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JohnOne

C++ basic question (heap - stack)

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#1 ·  Posted (edited)

I've been reading up on the difference between the heap and the stack, which is where

my question spawns from.

I'm pretty sure I get it, but here's what I think I know.

heap is the rest of your computers memory which has not been allocated to the OS

or some app or another, including the running app.

If you create a variable with new keyword, it's created on the heap.

If you create a variable without the keyword it is created on the stack.

My question is, where is the pointer created, which is used to access a variable created

on the heap?

int * pNum = new int(); // pNum is a pointer to an int created on the heap (I think)

Where does the actuall pointer pNum reside?

EDIT:

I suppose it would have to be created on the stack else the user/caller would

not know where to find the new int on the heap.

I'm often wrong though.

Edited by JohnOne

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Close. About as close as you really need to be in order to program, any more specific and you begin to enter the territory of implementation dependant stuff, and the whole idea of languages like C++ is that you don't need to worry about that "stuff".

A heap is a block of memory. You shouldn't think of the heap as being system wide, more like individual heaps allocated to processes. A process has its system provided heap.

Local variables are on the stack. There is a register (ebp) that is used to define where the stack frame for the current function is. Since the number of locals is always known, your int* value is always at a specified position relative to ebp. I really recommend compiling the code, setting a breakpoint then looking at the disassembly. Even if you don't understand assembler you'll get the rough gist of what is going on. Something like:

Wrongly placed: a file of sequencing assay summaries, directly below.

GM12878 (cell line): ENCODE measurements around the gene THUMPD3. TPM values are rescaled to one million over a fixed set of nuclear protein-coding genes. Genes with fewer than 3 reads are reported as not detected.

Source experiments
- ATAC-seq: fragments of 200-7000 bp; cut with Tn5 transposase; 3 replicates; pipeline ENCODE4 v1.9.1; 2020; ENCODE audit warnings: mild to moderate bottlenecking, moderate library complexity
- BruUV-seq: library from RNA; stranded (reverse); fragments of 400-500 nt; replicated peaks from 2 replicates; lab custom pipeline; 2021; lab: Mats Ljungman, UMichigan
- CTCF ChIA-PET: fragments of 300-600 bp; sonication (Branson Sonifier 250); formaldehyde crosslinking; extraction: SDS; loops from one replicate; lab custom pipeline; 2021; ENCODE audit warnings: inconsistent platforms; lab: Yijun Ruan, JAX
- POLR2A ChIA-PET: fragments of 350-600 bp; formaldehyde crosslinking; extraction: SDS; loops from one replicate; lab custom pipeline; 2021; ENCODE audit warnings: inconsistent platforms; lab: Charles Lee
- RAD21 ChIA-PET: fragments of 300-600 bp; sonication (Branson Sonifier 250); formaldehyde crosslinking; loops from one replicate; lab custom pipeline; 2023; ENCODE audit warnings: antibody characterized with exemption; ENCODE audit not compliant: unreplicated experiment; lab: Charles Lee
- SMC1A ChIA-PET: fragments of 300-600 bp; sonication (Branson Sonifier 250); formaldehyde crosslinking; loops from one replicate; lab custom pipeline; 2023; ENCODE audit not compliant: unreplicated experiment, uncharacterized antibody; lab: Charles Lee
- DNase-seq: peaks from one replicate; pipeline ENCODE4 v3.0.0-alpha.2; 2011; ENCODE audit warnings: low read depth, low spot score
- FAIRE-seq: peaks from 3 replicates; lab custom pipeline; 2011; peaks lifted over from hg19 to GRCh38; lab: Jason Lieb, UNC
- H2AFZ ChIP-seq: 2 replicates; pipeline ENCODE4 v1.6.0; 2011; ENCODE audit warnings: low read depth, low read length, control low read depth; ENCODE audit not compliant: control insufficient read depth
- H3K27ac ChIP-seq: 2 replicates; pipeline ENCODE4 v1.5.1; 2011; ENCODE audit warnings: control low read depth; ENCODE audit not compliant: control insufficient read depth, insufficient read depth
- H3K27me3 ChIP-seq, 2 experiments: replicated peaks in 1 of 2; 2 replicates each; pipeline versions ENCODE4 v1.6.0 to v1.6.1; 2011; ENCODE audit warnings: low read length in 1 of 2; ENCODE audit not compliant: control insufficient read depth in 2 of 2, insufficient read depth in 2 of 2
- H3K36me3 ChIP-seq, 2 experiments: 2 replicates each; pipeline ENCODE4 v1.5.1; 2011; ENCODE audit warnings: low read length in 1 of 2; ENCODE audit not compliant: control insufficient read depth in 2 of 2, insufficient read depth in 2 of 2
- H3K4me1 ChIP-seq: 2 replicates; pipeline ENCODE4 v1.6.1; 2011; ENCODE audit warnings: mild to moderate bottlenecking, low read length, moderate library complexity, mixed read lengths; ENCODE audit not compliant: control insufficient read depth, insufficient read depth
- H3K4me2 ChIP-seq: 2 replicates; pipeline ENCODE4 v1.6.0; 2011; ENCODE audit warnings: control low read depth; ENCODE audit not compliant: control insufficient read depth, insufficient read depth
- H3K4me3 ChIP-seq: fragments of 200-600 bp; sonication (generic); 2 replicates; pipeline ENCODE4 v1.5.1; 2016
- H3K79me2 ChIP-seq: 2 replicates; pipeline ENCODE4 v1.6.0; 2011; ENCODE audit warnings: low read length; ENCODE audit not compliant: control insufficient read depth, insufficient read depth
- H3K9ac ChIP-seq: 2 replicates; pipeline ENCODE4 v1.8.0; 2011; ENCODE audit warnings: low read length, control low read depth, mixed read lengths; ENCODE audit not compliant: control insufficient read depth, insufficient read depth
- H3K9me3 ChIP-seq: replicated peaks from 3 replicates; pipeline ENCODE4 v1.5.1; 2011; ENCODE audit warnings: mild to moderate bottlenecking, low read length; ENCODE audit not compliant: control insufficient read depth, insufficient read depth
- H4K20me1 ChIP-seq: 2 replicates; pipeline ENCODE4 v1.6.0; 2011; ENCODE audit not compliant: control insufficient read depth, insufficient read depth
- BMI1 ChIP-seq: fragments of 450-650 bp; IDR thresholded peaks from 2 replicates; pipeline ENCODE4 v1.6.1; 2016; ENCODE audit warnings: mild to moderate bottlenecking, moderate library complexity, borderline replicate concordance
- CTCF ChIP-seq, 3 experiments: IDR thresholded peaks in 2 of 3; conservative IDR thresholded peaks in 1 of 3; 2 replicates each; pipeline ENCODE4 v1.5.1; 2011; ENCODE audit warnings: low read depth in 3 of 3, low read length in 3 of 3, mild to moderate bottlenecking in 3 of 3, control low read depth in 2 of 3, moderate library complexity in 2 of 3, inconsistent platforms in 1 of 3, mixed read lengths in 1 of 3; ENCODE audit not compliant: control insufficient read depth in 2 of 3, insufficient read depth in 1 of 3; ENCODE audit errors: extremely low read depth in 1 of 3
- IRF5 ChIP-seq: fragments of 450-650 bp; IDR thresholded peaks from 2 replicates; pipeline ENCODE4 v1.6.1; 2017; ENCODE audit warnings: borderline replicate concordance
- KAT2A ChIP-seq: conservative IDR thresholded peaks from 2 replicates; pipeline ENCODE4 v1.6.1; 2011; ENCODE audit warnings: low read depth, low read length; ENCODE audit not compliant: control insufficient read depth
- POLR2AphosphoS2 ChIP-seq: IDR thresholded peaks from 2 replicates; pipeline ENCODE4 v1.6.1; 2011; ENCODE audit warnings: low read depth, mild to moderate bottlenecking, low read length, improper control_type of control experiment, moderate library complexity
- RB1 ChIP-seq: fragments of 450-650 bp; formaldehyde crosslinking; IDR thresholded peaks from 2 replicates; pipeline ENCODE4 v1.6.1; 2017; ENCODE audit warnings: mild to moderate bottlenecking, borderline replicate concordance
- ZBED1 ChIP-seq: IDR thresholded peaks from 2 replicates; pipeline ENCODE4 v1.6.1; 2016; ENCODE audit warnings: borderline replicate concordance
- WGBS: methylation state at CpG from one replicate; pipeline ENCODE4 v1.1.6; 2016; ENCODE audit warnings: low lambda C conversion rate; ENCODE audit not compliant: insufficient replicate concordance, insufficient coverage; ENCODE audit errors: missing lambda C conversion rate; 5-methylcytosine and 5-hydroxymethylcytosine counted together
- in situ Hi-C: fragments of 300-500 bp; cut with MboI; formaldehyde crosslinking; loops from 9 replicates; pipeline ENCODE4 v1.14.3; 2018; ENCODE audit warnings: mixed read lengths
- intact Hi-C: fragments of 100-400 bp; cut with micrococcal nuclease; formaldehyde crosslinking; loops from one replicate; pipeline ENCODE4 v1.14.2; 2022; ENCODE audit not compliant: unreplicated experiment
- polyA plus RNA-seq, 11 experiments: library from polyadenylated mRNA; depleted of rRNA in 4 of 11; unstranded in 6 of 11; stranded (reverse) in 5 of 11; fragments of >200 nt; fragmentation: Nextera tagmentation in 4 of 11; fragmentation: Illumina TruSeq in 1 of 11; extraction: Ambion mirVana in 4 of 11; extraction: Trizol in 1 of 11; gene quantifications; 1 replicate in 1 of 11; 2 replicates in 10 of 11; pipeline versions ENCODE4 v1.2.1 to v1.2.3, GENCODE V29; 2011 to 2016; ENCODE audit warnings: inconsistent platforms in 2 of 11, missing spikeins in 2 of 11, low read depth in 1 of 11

int* pNum;

    pNum = new int();

Would be something like:

push ebp
mov ebp,esp
add esp,4                  ; int* pNum;
push 4
call malloc                  ; new int()
mov [ebp+4],eax        ; pNum =
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If you create a variable with new keyword, it's created on the heap.

No, you create a reference / pointer on the stack, whoose value is the pointer to a new object, which is allocated on the heap.

If you create a variable without the keyword it is created on the stack.

Goes for both cases.

My question is, where is the pointer created, which is used to access a variable created

on the heap?

int * pNum = new int(); // pNum is a pointer to an int created on the heap (I think)

Where does the actuall pointer pNum reside?

I guess you figured this out by now, but it's on the stack.

heap is the rest of your computers memory which has not been allocated to the OS

or some app or another, including the running app.

Not quite, the heap of the program is a kinda like a memory-rental store. If you need memory extra memory, a large amount of memory (can create stack overflow on the stack) or a variable amount of memory, you go ask the store to rent some. If they have some available in your size, you borrow it, but you have to give it back.

In practice, it's usually implemented as an expandable, indexed buffer, that allows you to do what i said earlier. If the heap is getting near empty, it asks the OS for some more virtual memory in form of pages (-> virtualalloc on msdn), therefore it's process specific. Think of it as an array you can redim.

A cool way to really understand it is to write your own :)